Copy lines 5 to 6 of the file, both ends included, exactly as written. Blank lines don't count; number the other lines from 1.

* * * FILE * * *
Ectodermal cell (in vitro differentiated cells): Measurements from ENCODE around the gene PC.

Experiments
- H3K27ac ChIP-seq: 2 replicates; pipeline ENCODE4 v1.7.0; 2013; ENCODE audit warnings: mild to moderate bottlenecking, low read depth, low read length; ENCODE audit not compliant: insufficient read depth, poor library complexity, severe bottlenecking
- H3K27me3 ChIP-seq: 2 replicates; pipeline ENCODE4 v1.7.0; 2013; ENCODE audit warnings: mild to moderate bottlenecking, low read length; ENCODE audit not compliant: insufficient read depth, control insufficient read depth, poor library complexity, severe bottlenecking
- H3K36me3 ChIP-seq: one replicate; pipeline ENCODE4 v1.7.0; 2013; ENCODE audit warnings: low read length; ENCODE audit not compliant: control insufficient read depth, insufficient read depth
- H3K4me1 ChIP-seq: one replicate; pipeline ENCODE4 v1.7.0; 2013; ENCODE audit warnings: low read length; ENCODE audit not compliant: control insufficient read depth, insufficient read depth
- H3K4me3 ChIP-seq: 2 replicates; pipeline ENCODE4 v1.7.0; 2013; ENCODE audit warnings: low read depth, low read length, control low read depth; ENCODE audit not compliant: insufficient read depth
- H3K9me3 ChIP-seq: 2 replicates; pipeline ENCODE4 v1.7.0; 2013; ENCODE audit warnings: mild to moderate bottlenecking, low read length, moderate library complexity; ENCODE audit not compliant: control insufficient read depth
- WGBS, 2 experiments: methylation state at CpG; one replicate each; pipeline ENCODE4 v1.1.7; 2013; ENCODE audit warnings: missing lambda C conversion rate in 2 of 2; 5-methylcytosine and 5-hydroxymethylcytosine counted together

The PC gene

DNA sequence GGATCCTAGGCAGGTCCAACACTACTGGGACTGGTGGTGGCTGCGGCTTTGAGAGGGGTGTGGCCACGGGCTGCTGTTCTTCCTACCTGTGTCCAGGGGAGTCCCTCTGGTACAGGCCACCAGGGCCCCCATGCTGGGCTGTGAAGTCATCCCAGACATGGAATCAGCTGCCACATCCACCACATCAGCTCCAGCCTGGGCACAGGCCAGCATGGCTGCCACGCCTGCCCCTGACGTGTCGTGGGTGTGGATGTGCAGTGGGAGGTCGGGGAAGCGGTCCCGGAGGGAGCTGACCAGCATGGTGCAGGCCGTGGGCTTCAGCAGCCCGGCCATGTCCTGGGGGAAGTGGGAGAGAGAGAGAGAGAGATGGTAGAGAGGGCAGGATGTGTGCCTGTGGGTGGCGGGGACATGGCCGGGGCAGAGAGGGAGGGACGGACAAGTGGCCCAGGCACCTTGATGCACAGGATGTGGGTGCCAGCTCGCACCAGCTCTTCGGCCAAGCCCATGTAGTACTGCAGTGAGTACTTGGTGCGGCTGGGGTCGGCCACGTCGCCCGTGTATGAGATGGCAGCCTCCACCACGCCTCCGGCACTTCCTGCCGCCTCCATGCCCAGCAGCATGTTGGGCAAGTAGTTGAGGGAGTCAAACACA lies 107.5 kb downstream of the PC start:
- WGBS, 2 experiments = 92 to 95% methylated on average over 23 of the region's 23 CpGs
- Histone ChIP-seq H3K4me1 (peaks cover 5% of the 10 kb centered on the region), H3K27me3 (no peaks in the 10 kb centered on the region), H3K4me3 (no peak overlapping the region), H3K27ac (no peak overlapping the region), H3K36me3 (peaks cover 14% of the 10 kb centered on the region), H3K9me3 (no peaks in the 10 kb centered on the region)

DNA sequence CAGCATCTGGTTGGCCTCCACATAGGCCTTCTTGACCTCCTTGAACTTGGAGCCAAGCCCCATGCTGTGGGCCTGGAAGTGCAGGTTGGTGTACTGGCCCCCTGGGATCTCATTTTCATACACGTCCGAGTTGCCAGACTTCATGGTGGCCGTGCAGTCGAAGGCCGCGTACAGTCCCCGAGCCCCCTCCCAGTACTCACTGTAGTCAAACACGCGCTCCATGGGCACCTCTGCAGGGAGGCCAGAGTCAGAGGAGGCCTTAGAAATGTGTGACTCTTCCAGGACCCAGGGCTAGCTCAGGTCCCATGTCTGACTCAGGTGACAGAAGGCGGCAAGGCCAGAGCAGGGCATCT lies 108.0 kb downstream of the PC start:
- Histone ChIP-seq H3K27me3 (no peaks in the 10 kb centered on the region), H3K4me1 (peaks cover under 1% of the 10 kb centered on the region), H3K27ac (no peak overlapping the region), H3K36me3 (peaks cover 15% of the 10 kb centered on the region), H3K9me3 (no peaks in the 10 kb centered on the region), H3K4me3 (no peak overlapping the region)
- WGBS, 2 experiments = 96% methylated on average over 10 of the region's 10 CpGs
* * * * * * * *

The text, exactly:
- H3K36me3 ChIP-seq: one replicate; pipeline ENCODE4 v1.7.0; 2013; ENCODE audit warnings: low read length; ENCODE audit not compliant: control insufficient read depth, insufficient read depth
- H3K4me1 ChIP-seq: one replicate; pipeline ENCODE4 v1.7.0; 2013; ENCODE audit warnings: low read length; ENCODE audit not compliant: control insufficient read depth, insufficient read depth